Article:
New England Shirt Company produced the hand-made oxford shirts at its 200-year-old factory in Fall River, Mass. All-American made clothing has been manufactured at the factory since 1933. 

Rancourt & Co increased its workforce at its Maine factory from 20 to 65 people because of its work with Ralph Lauren.

“Working with Ralph Lauren on the closing ceremony oxford shirt has been an incredible opportunity,” said Brad Herzlich, director of marketing at New England Shirt Company. “We feel an immense pride in having a hand in dressing the Olympic team.”

Hickey Freeman is known for its high-end, top quality men’s suits and jackets and employs about 450 people in the Rochester area, and is no stranger to working with Ralph Lauren. The two companies worked together to manufacture Ralph Lauren’s “Blue Line” of tailored suits and sports jackets. The suit construction was previously done in Italy before Ralph Lauren struck a deal with Hickey Freeman to bring the manufacturing, and the jobs that go with it, to Rochester.

“For Hickey Freeman to make part of the uniforms that will be seen in the closing ceremony in the Olympics is great,” Sen. Charles Schumer (D-N.Y.) said recently. “The real credit goes to the workers at Hickey. It’s one of the highest quality made garments in America that we have left. Billions of people will see the uniforms.”

Ralph Lauren will outfit more than 1,100 members of Team USA for the Rio 2016 Olympics and the Paralympic Games which begin on September 18 in Rio. But not everything worn by American athletes at the games will be American-made. While the opening and closing ceremony outfits will be Made in America, the majority of the individual sports competition uniforms will be largely made overseas.

But apparel for the USA Rowing team is manufactured by Boathouse Sports in Philadelphia.

A majority of the Olympic teams competing in Rio receive government funding from their respective nations. The United States Olympic Committee (USOC) does not receive government funding and is financed through corporate sponsors like Polo Ralph Lauren. As an official outfitter of Team USA, royalties from Polo Ralph Lauren Team USA apparel sales to the public are used to support the USOC and the athletes.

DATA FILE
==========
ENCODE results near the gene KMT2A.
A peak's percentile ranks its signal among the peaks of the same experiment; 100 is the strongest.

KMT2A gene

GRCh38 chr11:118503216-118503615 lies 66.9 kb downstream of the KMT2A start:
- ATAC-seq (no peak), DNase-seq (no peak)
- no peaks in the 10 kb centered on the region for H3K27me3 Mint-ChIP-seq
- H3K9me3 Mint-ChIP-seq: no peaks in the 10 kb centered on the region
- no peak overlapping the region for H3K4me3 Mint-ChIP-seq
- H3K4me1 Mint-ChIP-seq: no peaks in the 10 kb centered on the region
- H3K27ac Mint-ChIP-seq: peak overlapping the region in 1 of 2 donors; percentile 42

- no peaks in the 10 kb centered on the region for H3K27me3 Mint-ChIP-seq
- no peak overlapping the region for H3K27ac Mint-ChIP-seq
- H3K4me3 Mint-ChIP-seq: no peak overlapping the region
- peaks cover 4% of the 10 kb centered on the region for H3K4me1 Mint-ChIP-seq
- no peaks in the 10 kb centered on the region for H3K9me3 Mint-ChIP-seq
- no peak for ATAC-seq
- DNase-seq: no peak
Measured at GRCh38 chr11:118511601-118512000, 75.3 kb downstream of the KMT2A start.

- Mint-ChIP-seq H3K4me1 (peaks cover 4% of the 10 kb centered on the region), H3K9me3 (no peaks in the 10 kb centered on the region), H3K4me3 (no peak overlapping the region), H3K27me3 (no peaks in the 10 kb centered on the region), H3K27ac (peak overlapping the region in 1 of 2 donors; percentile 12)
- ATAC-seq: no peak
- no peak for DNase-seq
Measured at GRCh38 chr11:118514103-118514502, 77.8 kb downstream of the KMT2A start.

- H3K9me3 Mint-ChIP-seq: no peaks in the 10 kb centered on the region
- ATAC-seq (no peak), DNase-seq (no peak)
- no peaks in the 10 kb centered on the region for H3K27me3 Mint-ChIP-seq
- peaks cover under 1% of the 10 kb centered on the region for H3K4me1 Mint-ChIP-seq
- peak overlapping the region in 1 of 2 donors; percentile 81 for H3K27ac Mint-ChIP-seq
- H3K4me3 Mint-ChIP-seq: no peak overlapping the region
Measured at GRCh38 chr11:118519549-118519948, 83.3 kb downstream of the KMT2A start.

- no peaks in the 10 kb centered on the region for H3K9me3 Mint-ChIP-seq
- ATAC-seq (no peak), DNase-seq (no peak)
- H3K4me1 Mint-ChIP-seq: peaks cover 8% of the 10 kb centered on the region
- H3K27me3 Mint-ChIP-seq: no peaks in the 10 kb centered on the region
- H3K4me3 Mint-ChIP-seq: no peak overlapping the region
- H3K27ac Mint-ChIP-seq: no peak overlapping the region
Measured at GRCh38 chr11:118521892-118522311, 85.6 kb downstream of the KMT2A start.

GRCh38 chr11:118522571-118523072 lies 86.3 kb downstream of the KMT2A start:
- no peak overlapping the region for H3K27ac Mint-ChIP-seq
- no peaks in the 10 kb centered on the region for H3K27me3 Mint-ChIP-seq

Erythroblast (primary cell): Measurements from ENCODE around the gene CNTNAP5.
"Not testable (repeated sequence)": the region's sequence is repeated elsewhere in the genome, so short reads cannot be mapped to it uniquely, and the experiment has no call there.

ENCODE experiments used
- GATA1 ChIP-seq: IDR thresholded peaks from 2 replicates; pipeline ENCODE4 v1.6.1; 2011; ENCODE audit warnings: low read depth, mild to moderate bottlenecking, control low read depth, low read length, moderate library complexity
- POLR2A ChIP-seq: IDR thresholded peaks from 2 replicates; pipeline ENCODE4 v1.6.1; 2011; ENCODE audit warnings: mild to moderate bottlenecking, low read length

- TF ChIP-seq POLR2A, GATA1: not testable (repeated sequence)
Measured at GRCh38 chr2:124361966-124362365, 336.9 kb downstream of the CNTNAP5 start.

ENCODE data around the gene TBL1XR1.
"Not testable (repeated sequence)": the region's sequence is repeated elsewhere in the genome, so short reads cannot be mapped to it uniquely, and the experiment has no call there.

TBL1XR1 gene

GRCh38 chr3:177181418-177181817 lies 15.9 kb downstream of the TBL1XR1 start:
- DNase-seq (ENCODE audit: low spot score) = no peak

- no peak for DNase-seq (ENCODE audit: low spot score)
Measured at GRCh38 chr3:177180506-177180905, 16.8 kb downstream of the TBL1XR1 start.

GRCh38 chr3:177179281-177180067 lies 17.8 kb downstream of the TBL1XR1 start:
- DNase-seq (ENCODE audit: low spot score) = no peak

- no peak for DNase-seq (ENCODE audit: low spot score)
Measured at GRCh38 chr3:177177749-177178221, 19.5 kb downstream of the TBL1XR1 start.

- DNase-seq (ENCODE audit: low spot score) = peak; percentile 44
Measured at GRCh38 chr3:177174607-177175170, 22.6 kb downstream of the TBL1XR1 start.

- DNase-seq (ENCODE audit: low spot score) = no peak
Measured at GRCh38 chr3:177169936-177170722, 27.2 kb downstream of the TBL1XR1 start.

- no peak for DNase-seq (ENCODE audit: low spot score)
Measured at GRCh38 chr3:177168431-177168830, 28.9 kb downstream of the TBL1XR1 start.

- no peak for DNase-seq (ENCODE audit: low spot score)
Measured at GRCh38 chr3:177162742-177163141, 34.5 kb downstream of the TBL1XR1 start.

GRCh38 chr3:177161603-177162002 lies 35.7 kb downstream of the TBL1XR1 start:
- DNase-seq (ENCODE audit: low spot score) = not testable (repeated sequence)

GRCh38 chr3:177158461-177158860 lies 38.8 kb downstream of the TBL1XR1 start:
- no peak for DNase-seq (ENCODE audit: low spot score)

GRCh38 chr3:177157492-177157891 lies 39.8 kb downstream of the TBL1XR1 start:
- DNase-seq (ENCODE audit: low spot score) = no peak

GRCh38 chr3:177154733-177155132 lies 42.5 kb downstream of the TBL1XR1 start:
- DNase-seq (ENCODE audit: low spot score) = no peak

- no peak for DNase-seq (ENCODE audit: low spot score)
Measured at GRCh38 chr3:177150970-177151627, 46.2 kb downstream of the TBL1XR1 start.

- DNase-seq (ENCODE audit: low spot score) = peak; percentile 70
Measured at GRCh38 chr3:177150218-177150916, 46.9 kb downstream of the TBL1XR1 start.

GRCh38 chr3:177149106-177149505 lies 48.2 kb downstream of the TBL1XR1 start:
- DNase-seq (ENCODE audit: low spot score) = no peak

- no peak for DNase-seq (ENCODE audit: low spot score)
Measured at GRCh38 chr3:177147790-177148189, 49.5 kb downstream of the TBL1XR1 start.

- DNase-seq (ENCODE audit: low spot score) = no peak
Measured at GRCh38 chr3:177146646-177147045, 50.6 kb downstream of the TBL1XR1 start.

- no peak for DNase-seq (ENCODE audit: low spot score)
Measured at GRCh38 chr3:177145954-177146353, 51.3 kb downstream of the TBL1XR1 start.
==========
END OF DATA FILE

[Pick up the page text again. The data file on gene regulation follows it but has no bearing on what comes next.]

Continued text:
Freestyle wrestler Jordan Burroughs.

Uniforms made by Nike for sports such as basketball and track and field are manufactured offshore. So too the suits produced by Speedo for swimming and diving. These brand names have become leaders in the particular sports they service and are generous sponsors of Team USA. 

Off the field of competition, there will be another reminder of Made in America clothing during television broadcasts. Hardwick Clothes menswear will be providing all of the NBC male on-air talent with a variety of suits and blazers manufactured at its facility in Cleveland, Tenn.

The goal of these smaller, Made in America apparel companies is sales growth. Partnering with Polo Ralph Lauren can only enhance their chances.

Individual athletes also have set their goals for performance at the Rio 2016 games. Perhaps a goal for garment manufacturers in the years to come should be to produce all Team USA apparel right here in America.